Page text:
Repetition In “Ain’t I A Woman” Essay Example
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Sojourner Truth’s speech “Ain’t I a Woman” centers on the inequalities that blacks and women suffered at that point in American history. While it is not difficult, given such recent events as the shooting of Michael Brown in Ferguson, Missouri, as well as the deaths of other black men at the hands of white police officers, to understand that race is still a largely divisive factor in American culture, it is difficult to imagine the struggle that black women faced in the years before Emancipation. Even in the North, racism was common, but in the South, enslaved blacks were treated – not just in public attitudes but in the Constitution – as fractional percentages of their white counterparts, for the purposes of representation, as laid out in the notorious “three-fifths” compromise. Black women were pieces of property that their owners used sexually whenever they wanted, and they had to watch as their families were separated and sold to different landowners, as developing familial bonds was not an emotional power that most owners wanted their slaves to have. Through the use of repetition in her speech, Sojourner Truth expresses the pain and torture of her life in a powerful way, embedding her words in the minds of her audience.
Before repeating the phrase, Truth establishes the irony between the Southern ideals of chivalry and the way she actually had to lead her life. She shares a number of personal anecdotes about injustice in her own life to create a point of commonality with the women in the audience. Then, she points to a man in the audience, making the claim that he believes “women need to be helped into carriages, and lifted over ditches, and have the best place everywhere” (Truth). After she makes this description of the ways in which white men apparently believe women should be treated, she comes right after it with a rebuttal. She asserts that nobody does these things for her, and by repeating each action she emphasizes this idea: “Nobody ever helps me into carriages, or over mud puddles, or gives me the best place!” (Truth) By creating a gap between the ideal, chivalrous treatment of women with the reality of her own life, she points out a hypocritical irony that differentiates between the code of gentlemanly behavior in the South toward black women as opposed to their white counterparts.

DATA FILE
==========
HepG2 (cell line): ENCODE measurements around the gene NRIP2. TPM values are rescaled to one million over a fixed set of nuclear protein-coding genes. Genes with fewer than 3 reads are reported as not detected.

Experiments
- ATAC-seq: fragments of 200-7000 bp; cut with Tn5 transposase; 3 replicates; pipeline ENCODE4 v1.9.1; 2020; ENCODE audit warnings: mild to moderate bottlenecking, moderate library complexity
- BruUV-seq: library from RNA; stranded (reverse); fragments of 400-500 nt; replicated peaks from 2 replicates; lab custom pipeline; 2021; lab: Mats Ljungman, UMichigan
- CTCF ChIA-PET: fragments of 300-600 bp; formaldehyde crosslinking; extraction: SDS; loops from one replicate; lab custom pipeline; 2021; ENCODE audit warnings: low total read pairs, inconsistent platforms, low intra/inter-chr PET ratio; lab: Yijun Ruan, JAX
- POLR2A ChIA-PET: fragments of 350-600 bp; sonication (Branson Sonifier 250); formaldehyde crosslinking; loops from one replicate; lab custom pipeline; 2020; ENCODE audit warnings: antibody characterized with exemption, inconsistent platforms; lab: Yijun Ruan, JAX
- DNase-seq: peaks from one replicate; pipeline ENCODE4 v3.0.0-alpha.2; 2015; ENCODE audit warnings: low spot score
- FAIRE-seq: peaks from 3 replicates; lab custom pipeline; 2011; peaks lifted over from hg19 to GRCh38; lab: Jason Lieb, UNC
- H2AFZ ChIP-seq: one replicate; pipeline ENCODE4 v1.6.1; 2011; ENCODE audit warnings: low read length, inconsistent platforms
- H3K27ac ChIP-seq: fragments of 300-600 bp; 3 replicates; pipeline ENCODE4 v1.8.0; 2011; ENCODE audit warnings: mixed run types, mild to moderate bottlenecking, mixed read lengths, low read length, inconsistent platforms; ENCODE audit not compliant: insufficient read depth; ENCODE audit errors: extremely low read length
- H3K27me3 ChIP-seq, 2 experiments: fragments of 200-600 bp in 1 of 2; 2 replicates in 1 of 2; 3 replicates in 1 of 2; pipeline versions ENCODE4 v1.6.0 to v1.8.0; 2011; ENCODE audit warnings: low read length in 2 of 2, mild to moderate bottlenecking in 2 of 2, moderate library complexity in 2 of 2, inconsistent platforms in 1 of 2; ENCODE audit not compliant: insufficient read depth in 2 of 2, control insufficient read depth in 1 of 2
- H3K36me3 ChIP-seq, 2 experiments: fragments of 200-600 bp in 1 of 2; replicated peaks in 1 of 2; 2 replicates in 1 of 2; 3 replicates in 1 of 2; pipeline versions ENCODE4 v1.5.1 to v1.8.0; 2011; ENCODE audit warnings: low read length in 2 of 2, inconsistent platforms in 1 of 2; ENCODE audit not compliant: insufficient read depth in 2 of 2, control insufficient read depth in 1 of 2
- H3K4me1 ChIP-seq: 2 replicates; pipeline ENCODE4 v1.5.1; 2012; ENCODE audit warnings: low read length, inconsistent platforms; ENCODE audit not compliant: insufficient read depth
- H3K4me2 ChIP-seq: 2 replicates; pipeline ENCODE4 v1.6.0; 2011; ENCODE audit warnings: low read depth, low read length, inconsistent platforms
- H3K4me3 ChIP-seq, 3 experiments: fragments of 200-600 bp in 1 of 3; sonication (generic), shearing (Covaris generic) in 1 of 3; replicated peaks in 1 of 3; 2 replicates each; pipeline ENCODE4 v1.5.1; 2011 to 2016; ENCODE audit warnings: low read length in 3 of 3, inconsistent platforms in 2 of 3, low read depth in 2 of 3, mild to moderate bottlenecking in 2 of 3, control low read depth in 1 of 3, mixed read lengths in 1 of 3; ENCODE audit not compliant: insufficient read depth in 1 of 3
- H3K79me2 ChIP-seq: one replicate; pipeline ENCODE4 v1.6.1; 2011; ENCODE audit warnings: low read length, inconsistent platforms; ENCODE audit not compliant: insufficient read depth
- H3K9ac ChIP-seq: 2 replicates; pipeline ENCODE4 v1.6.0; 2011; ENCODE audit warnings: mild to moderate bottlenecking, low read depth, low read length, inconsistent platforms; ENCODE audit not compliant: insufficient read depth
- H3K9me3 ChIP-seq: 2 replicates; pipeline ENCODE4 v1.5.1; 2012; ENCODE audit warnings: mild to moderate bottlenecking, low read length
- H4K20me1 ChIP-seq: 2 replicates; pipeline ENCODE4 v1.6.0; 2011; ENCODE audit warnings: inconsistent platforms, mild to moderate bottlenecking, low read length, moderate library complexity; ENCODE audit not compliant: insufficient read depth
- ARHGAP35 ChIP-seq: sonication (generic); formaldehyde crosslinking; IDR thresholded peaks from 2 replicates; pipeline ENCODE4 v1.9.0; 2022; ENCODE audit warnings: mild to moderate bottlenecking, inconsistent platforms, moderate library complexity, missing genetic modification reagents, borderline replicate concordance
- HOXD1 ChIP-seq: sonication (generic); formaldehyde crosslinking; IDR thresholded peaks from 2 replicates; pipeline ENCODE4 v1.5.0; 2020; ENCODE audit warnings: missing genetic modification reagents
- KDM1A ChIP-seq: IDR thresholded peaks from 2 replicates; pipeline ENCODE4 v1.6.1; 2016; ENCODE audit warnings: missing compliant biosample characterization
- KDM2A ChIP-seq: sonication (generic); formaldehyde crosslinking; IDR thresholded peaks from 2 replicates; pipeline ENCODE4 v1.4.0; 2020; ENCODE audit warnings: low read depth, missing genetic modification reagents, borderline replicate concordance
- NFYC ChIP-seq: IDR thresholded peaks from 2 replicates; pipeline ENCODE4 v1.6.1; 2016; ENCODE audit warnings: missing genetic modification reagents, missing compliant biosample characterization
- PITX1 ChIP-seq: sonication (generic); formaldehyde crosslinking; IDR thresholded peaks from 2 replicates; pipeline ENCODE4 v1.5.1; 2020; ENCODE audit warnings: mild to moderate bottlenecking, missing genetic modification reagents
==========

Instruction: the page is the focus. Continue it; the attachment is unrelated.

As she moves through the speech, Truth begins to add the rhetorical question “and ain’t I a woman?” (Truth) to the end of many of her points. The purpose for this repetition is to establish that she feels like she deserves to be treated as well as any other woman, but the inequalities at work in the South and in the larger culture of America keep this from happening. Each time she repeats this question, Truth accesses the inner resentments boiling in the soul of each woman in the audience. While the gap between white women and black women was immense during this time period, white women still had no access to the halls of power. White women could not even vote at this point in time, so they were just as far from having any say about the governance of their community or country as the slaves that their husbands owned. If women felt any sort of discontent about their own lives or a need to be doing more; if they felt depressed from time to time; if they had any difficulty acclimating themselves to the lifestyle in which their husbands installed them, the iffy psychology of the day branded them as patients suffering from “hysteria,” an eponymous condition that covered everything from postpartum depression to a simple dissatisfaction with having only one choice in life as a woman if one didn’t want to do primarily domestic work: that of a wife and mother (Tasca et al.). While this is a rewarding path for many, it also meant that women were dependent on their husbands for financial support, creating an unequal relationship. For someone in Sojourner Truth’s position, the gap is even wider, because not only did she have the same restrictions on professional activity, but she also had the specter of racism to deal with, which meant she didn’t even get the chivalrous protections afforded to white women.